2. Nebraska Presentation by Robert Brooke, Sharon Bishop and Susan Martens-Baker: Though the room wasn’t as densely populated as we may have desired, the people in attendance could attest to the tremendous presentations that these folks had prepared for us. I must say that as I heard these famous people speak at a National Conference, I felt a huge sense of pride and overwhelming joy to belong to something as great as the Nebraska Writing Project. I knew that I was involved in something big…but I didn’t realize its full implications and impact until I was in a situation where people from our state, Nebraska, were on the same even playing field as top schools and Writing Sites from all over the nation. In fact, I feel like Nebraska is one of the better sites and the advancements we have made in the field of technology for the writing site, the writing forum and the website that is maintained are top-notch. What an accomplishment! Nebraskans should have more to brag about than just the Henry Doorly Zoo! We are doing spectacular things in the field of writing, and our teachers are working diligently to improve their own writing and their students’writing as well. This was confirmed when I heard Susan speak about the collaborative forum work that she and Jeff Grinvalds students had done (and the excellent brochures they created!). I also am slightly biased when I talk about the excellence of the Place-Based Conscious Writing Course that I am taking online with Sharon Bishop facilitating when I talk about all that I have learned from the class and the experience. Robert Brooke’s knowledge of Nebraska and the Writing Project are clear, and his vision and willingness to improve the Project (possibly employing something similar to a Facebook program in the future) were evident. There were many questions and discussion that ensued following the presentation. I was, as I have said previously, glad to be a part of Nebraska and an amazing Writer’s Project.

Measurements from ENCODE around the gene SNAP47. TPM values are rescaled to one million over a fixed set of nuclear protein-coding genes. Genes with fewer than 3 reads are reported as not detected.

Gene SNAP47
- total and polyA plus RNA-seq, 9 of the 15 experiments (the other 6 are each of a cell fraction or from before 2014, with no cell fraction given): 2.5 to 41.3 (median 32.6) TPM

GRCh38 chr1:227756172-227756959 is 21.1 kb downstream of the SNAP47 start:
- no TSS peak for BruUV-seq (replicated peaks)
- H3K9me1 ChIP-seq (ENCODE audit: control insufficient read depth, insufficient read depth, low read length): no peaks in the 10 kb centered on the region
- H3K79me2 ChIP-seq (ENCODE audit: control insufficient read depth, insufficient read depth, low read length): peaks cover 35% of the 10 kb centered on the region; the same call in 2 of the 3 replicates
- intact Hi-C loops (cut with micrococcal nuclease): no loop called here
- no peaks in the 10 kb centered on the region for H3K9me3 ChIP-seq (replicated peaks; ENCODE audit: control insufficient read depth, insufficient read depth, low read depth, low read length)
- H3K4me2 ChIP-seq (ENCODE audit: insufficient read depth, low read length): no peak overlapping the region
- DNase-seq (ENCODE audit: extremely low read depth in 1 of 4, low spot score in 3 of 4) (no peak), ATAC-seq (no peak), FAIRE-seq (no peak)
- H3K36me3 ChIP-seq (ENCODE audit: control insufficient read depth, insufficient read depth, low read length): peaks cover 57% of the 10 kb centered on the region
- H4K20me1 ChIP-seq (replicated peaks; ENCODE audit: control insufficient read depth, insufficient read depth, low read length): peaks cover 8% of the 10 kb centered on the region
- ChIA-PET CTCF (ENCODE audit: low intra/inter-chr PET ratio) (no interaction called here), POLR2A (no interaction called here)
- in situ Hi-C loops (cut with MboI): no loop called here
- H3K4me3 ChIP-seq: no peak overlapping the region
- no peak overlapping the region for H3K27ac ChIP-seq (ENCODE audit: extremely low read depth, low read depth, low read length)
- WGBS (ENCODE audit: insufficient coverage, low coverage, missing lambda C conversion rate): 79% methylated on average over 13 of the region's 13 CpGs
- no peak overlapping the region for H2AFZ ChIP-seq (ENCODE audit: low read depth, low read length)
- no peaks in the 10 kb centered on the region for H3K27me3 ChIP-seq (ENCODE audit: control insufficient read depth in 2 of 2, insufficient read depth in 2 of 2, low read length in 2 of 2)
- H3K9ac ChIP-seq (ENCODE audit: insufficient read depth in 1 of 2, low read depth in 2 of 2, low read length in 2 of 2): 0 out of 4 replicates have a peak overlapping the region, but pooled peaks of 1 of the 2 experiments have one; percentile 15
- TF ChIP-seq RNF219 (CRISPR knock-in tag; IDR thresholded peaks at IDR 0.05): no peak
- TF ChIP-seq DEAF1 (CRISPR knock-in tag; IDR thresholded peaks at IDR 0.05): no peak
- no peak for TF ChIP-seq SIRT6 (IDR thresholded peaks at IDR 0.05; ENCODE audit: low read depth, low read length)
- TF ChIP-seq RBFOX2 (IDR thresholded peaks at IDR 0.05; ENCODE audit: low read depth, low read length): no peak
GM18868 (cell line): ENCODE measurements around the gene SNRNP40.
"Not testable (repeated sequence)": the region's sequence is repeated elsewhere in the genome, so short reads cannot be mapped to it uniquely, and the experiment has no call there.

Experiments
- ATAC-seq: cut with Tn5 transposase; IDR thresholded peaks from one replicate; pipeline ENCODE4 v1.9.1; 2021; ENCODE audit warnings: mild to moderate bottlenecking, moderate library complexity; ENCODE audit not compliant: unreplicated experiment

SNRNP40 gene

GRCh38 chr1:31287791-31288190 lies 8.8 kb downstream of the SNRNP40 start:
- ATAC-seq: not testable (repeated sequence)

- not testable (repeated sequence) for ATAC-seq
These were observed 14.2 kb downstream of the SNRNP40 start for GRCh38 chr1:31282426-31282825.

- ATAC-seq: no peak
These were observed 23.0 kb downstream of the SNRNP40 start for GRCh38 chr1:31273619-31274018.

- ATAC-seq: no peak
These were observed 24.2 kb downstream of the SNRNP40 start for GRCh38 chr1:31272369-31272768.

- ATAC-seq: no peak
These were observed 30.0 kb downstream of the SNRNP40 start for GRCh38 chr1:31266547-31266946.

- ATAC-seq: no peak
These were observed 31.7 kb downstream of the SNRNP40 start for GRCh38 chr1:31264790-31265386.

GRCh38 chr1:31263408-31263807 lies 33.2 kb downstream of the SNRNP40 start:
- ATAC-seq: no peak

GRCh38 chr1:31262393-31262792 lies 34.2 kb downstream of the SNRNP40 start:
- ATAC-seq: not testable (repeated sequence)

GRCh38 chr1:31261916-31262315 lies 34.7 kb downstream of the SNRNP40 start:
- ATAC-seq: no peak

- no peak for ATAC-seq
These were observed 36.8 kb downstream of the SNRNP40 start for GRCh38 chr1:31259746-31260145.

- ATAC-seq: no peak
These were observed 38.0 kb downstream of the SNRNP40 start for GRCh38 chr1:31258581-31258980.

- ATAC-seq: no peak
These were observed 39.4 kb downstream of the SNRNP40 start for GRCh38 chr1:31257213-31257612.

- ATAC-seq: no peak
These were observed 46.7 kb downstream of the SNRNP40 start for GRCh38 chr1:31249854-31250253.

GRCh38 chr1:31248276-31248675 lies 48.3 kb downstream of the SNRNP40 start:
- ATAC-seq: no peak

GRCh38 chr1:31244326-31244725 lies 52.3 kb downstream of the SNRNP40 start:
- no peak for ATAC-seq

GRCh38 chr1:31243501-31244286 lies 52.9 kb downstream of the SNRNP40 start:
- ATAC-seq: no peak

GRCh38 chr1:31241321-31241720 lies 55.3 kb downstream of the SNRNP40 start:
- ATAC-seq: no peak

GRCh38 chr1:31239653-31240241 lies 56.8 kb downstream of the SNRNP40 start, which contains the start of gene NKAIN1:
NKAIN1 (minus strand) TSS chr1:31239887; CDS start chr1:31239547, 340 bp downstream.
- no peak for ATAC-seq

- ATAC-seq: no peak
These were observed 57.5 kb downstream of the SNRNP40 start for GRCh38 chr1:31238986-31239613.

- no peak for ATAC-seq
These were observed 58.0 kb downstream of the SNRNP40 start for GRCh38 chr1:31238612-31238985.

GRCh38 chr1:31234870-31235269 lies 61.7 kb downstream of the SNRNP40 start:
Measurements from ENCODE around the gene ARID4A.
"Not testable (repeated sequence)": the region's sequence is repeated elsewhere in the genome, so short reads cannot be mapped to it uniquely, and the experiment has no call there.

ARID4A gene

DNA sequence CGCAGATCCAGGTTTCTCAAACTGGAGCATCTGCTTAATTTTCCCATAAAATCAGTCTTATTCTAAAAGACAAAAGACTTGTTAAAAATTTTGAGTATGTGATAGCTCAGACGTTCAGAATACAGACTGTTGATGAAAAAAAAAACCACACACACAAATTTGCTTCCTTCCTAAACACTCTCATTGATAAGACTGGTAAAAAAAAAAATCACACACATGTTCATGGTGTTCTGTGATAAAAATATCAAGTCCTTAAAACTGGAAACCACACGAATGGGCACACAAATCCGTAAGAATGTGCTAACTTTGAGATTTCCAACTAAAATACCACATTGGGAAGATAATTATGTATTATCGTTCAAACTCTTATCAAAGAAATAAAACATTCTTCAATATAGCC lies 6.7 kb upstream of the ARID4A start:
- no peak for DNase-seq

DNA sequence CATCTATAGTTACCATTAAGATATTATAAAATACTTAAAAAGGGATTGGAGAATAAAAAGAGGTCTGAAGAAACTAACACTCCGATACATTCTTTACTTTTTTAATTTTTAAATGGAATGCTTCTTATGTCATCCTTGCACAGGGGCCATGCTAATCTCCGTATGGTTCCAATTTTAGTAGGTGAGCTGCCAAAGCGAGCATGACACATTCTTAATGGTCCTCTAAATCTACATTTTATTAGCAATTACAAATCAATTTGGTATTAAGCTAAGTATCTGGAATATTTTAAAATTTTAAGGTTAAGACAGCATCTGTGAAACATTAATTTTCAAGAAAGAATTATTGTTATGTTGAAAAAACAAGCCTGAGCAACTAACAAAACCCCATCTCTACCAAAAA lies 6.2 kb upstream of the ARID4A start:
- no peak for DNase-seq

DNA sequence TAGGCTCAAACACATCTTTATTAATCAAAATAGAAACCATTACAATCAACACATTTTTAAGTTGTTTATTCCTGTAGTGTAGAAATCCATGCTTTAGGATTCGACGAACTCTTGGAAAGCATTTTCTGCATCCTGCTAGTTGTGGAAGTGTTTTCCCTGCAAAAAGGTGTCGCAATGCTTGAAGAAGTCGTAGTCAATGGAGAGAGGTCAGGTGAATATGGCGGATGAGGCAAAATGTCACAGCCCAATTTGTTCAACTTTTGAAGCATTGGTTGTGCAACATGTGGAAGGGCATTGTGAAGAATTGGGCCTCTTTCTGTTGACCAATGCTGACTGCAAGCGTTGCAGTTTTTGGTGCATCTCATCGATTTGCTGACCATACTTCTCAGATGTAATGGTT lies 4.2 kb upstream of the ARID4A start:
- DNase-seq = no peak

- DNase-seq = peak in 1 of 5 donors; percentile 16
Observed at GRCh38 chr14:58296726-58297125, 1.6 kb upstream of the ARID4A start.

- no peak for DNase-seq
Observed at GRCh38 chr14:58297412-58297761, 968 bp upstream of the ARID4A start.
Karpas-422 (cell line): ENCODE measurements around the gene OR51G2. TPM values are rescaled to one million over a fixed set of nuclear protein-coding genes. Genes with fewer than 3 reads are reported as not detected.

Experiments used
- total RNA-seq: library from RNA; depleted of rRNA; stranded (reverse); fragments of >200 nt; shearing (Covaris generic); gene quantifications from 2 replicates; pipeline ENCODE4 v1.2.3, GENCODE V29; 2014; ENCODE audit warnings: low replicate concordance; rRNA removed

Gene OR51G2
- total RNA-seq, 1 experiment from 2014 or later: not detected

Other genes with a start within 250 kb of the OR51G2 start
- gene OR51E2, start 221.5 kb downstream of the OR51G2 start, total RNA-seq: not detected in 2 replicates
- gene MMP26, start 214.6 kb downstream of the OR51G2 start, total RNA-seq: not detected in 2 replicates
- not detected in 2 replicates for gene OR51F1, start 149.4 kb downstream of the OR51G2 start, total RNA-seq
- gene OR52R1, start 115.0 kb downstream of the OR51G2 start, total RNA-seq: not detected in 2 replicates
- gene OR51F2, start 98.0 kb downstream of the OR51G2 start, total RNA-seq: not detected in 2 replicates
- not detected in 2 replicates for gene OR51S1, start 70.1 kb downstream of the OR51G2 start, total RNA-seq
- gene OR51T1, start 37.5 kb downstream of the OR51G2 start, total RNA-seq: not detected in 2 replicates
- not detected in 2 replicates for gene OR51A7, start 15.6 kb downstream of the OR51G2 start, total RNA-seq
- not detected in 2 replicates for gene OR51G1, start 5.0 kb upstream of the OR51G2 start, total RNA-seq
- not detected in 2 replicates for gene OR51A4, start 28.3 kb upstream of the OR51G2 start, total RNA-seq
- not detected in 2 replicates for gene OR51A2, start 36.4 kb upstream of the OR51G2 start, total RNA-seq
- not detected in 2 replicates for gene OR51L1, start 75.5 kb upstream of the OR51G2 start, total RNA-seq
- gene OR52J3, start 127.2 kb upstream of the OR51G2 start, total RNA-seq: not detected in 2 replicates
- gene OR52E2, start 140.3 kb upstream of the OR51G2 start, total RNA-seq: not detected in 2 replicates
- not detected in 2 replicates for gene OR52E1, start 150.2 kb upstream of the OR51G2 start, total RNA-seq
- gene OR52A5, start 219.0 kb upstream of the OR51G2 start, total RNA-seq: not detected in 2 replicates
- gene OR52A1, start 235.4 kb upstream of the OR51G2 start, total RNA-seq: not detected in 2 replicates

Aside from this main presentation, there were additional presentations that represented Nebraska very well. These included Cathie English and Josh Call who presented on the videotaping EQUIP project for a NWP New Sites workshop on Technology in the Summer Institute.  
    Additionally, Kim Larson, Chris Gallagher, Suzanne Ratzliff and Nebraska State Education Commissioner Doug Christensen presented a well-attended panel on the Nebraska assessment program.
  3. The Dinner…at O’Lunney’s (the “Social Aspect”): What an enjoyable and pleasant ending to a tremendous trip and fulfilling Kate, Robertexperience in New York. There were several members of the Nebraska Writing Project in attendance and we even had additional guest including the Nebraska Commissioner of Education and some out-of-townfriends of Katie Elsner. The food was delicious, the atmosphere was casual and content and the company was fabulous. People from Nebraska were clearly enjoying the New York atmosphere and sharing experiences of the previous days’ events.

Nebraska is my home, and I must say, that returning home after this whirlwind of a weekend taught me more than several lessons, but I’ll try to sum it up in the magic three:

  1. Look no further than your own state for tremendous teachers, invigorating and innovative ideas, but don’t be afraid to go somewhere else to learn something new.
  2. Experience the moment and cherish all that your present has to offer. Enjoy the presentations, the speakers, the people surrounding you, the readers, writers, teachers and other people around you who share something you love: English.
  3. Don’t overpack. You’ll pay $50 to bring everything home, and you’ll hurt your back attempting to lug your suitcase back to the car. Trust me. I know.